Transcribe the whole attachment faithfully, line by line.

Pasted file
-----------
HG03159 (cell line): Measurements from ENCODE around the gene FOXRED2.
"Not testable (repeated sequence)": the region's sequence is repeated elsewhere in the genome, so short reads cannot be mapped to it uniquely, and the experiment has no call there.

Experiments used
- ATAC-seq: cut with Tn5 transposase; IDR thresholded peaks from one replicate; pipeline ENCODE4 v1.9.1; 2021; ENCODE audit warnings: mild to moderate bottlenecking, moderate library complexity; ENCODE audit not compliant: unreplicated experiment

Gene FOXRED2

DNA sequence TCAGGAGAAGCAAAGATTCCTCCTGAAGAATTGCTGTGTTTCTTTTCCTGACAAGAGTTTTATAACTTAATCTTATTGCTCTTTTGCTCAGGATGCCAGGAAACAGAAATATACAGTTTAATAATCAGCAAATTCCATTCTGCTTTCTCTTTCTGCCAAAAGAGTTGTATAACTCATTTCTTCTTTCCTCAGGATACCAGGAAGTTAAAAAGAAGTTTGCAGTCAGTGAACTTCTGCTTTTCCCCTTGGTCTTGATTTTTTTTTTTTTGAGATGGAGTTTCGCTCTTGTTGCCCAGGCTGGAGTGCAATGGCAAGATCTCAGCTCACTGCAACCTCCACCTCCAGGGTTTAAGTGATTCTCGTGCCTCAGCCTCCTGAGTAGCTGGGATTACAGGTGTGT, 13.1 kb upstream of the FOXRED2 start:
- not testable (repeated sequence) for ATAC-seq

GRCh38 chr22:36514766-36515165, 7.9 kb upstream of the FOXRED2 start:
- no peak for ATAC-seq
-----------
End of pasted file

HG03159 (cell line): Measurements from ENCODE around the gene FOXRED2.
"Not testable (repeated sequence)": the region's sequence is repeated elsewhere in the genome, so short reads cannot be mapped to it uniquely, and the experiment has no call there.

Experiments used
- ATAC-seq: cut with Tn5 transposase; IDR thresholded peaks from one replicate; pipeline ENCODE4 v1.9.1; 2021; ENCODE audit warnings: mild to moderate bottlenecking, moderate library complexity; ENCODE audit not compliant: unreplicated experiment

Gene FOXRED2

DNA sequence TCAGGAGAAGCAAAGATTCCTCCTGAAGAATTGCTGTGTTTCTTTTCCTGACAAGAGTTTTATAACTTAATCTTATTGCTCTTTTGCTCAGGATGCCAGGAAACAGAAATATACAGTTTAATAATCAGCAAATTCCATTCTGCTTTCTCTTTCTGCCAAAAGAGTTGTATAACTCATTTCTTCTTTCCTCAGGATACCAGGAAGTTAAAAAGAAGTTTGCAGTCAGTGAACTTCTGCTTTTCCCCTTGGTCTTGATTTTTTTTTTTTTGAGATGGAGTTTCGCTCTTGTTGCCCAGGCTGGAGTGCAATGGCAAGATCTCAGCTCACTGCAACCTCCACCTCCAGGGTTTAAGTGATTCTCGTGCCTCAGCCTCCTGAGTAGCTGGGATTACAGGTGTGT, 13.1 kb upstream of the FOXRED2 start:
- not testable (repeated sequence) for ATAC-seq

GRCh38 chr22:36514766-36515165, 7.9 kb upstream of the FOXRED2 start:
- no peak for ATAC-seq